Modelling is a dream job for many teenagers. When they think of modelling, they picture the lives of supermodels like Kate Moss and Naomi Campbell – being flown around the world in private jets, followed by an entourage of make-up artists, hairdressers and stylists, going to endless movie premiers wearing thousand-dollar dresses.(...)
FASHION AND EATING DISORDERS Over recent years, the fashion industry has been criticised for the harmful effect it may have on both models and the general public. Although the fad for super-thin ‘waifs’ has passed, models are much slimmer than the average girl. Emily says, "I make my living with my looks, so I watch what I eat. But I don’t struggle with my weight as many girls do – girls whose natural size might be much bigger than models like me, but who feel pressurised to be like the people they see on the catwalk." She says that no one has ever commented on her weight, but admits that every female model knows that if she puts on a lot of weight, she will stop getting jobs.
But how serious is the fashion industry’s influence on young girls? Tom thinks that "It’s possible that the fashion industry could harm people’s self-esteem, but self-esteem is based on many things. If your parents have brought you up well, you will know that all aspects of yourself – from your looks to the way you think – are important, and you are unlikely to be harmed by the fashion industry." As eating disorders are a type of mental illness, your upbringing and genetic factors play a larger part in their cause than the fashion industry ever could.
Futhermore, the fashion industry only presents the images the public wants to see – if people stopped buying magazines full of skinny models, then the magazines would be forced to change. FASHION AND AGE Another aspect of modelling which has caused concern is the young age of those involved. But while most male models are aged between 20 and 23, the average age for girls is much lower – they are usually between 14 and 18 years old. Many girls drop out of school to concentrate on modelling – a career which may well be over before they hit 21. While modelling agencies should make girls aware of this, the decision to leave school is a personal one, which ultimately no one else can be held responsible for. It is up to the girl and her parents to decide what is the right thing to do. But perhaps other countries should change their laws, as Brazil has recently done, so under-eighteen’s can only work as models if they can prove they are still in education. (...)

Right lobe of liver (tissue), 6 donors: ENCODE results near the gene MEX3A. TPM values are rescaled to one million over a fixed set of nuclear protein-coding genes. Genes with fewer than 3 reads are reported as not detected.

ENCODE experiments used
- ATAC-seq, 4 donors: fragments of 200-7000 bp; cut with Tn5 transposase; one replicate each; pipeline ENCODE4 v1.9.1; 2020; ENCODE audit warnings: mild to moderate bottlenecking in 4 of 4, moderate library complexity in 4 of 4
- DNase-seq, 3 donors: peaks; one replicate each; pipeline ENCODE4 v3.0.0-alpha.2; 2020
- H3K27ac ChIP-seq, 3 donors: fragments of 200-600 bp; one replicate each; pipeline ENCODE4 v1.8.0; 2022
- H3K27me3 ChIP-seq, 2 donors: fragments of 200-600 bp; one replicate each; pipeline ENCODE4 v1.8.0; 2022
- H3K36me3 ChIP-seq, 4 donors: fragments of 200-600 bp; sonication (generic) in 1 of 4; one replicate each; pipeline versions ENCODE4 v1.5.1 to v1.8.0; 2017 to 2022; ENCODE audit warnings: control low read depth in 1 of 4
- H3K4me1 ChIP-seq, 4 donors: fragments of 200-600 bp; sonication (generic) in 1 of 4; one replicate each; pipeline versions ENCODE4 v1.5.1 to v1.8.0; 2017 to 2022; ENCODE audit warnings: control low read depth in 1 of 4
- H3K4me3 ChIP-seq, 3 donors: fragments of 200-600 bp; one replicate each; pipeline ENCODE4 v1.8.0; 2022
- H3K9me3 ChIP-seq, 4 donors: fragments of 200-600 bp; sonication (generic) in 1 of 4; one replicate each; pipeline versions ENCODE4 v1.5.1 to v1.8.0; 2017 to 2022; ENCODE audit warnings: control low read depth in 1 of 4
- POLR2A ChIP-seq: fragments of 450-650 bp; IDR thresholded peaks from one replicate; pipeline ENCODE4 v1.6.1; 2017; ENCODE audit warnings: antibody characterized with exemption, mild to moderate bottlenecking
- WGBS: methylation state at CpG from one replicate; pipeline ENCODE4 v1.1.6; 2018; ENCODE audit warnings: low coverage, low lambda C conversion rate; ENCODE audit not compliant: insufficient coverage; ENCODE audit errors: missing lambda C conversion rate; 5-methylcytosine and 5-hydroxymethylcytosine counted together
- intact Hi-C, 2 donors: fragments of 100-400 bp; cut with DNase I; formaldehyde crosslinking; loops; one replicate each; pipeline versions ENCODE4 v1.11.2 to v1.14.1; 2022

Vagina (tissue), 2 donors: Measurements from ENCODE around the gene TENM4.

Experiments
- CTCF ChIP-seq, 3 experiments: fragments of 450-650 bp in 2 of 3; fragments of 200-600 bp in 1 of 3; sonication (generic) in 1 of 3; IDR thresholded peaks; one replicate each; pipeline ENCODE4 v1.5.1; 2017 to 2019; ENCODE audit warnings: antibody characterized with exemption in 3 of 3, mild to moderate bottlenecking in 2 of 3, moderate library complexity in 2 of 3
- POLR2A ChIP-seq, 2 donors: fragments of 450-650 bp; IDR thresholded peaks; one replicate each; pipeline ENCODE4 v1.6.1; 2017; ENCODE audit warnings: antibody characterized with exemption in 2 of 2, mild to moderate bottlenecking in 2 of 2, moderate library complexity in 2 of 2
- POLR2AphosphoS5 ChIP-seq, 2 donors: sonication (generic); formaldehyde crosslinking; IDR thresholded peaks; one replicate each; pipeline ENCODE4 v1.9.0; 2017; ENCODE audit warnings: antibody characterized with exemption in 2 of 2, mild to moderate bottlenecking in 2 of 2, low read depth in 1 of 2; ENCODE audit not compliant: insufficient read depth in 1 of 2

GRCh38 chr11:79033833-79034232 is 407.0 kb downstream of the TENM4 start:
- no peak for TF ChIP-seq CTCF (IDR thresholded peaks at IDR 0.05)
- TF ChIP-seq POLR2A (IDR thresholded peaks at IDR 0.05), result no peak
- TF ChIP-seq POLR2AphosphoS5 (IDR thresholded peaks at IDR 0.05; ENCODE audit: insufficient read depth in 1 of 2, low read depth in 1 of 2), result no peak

A CORRUPTING DEMON? So it seems that in reality, the fashion industry is not quite the corrupting demon it has been touted as over the past few years. Although it opens society to certain dangers, many of these dangers are ones which parents and the rest of society are also responsible for. And the industry also brings benefits – fashion is fun and diverting for members of the public and the fashion world alike. While it is not a long-term career option, it is one that is easy to get into. If you have the right look, all you have to do is walk into a modelling agency, and they will tell you then and there if they thing you have a chance as a model. It gives you flexibility, and many musicians, actors and artists use modelling to fund themselves. But many find the sitting around incredibly boring, and for most people, it is not a career which produces any real sense of achievement, or which allows you to progress.